25 Mar

Teaching at an International School - Choosing the curriculum

2951 times Last modified on Thursday, 17 January 2019 19:04

 

Here at Teaching Nomad, we receive many applications every day from many professional teachers who seek to teach at an international school in China. They’re often confused, however, by the many different curricula utilized across the country, and so we figured we’d give you a basic breakdown of the most widely used curriculums. Just remember that in order to teach at an international school in China you will need a valid teaching license.

Most international schools in China use the CIE, IB, or AP-curriculum. Schools will require teachers to be familiar with the curriculum of the school they’re applying to, so check what curriculum the school you’re applying to is using.

The majority of these schools use the following curriculums:

Cambridge International Examinations (CIE)

One of the key differences between the IB and CIE is that the IB lays down a curriculum that needs to be followed by its schools in order to graduate, whereas the CIE simply administers tests that need to be passed. Although it has, of course, developed an extensive curriculum, it is up to individual schools how strictly they follow it. The CIE has a lot of characteristics of the British National Curriculum, and students at CIE international schools are required to take the British O and A level tests. While the CIE refers to all the entire education between the ages of 3 and 19 at international schools, the IGCSE  (International General Certificate of Secondary Education) refers to the Secondary School part at CIE schools. The IGCSE is an internationally used, specialized, English language curriculum. Its academic worth is comparable to many Secondary School curricula worldwide, such as England's GCSE, the American GED or High school diploma.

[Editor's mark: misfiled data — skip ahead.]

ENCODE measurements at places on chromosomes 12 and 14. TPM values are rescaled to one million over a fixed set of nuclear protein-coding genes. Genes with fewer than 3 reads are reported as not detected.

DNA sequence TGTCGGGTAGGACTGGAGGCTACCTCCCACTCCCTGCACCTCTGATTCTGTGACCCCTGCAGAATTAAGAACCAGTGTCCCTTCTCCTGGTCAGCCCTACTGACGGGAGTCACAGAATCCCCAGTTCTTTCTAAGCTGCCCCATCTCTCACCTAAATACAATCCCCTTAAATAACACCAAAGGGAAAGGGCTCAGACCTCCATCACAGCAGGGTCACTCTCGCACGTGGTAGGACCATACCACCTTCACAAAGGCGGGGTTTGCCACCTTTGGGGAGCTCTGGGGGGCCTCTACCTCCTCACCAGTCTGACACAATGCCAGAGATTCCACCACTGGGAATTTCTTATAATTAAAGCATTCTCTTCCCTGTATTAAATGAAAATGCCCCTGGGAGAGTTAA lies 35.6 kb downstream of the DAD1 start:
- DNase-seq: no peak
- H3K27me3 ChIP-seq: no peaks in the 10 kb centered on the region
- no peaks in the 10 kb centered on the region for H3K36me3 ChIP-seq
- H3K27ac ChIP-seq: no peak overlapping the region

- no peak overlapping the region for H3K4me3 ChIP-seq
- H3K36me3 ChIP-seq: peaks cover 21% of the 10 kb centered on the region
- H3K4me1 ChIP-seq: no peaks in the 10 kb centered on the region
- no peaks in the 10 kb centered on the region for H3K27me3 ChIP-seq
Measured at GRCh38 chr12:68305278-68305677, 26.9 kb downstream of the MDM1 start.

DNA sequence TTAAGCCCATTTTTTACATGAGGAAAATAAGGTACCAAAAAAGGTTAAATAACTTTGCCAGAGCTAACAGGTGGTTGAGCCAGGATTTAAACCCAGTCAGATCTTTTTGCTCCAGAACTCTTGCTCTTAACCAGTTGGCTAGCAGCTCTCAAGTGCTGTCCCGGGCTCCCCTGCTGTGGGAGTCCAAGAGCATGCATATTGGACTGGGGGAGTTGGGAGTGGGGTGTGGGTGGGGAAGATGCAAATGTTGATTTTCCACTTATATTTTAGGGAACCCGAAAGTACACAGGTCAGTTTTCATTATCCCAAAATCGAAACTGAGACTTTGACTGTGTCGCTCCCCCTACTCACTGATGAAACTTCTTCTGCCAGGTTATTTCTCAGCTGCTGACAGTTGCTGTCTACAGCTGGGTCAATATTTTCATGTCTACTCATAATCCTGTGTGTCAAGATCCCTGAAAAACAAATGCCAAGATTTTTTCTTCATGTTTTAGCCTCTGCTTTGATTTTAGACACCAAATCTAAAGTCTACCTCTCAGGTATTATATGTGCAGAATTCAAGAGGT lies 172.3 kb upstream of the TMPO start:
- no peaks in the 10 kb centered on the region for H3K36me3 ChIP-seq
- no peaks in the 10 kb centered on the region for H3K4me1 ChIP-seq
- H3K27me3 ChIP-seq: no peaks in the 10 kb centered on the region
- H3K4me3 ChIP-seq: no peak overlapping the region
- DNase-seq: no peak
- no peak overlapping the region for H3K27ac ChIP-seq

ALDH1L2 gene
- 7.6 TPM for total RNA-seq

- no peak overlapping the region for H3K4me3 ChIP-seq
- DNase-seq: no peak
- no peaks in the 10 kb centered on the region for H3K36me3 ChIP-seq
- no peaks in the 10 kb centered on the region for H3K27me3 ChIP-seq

International Baccalaureate (IB)

The IB was developed in Switzerland with the noble goal of “teaching for peace” and focuses on instilling intercultural understanding and respect. There are over 3,500 schools in 144 countries that have adopted the IB curriculum. 71 of these schools are based in China. Like the CIE, IB offers four educational programs for children aged 3-19. The IB curricilum is what many teachers think of when they hear "international school", and for good reason; the IB is unlike any national curriculum. Rather than building on an existing national curriculm, it was speficialy designed for international education. The IB therefore offers unique subjects not available elsewhere, like Theory of Knowledge (TOK). IB diplomas are recognized by schools and universities all around the world.

http://www.ibo.org/programmes/

The American Curriculum in China

A growing number of (international) schools in China have begun to follow the American curriculum. Since many Chinese parents want their children to enroll in U.S. universities, these American style high schools try to prepare the students for life in the U.S. Many of these schools either have campuses or exchange-programs in the U.S., and students will be able to study anywhere from 1 semester to up to two academic years in the U.S. These schools typically offer the following courses:

The AP is a program used in the U.S. and Canada that offers college-level curriculum and examinations to high-school students. The program was developed by the College Board, the same institution that administers the SAT.  Because U.S. universities often grant placement or even credit to students who have high enough scores on AP examinations, American-style high schools in China try their best to make these courses available to their students. Successful completion of a number of AP classes is also a requirement for many European universities.

https://apstudent.collegeboard.org/home

Although technically not a high-school course, many Chinese schools hire teachers to teach students how to get a high score on the Scholastic Aptitude Test (SAT). Since taking the SAT or its competitor, the ACT, is required for entry to most competitive U.S. universities, it is crucial students do well on the exam.

http://sat.collegeboard.org/home


Teaching Nomad is your connection to teaching in Asia & The Middle East! We are a western owned and operated teacher placement agency with offices in Denver & Shanghai. We take a lot of pride in connecting teachers with great teaching opportunities.

 

Jobs on WeChat

wechat QR code

Reviewed on Go Overseas

 

Contact Us

  North Zhongshan Road No. 2000, Zhongqi Bldg., Suite 2501, Putuo District, Shanghai, PRC 200063

  1660 S. Albion St., Suite 826, Denver, CO, USA, 80222

 (+86) 21-8025-3905

 (+1) 720-531-6136

 www.teachingnomad.com

Registration

Registration

Recover your password

Send us your email and we will send you instructions to reset your password

If you remember your password

OR
*Required fileds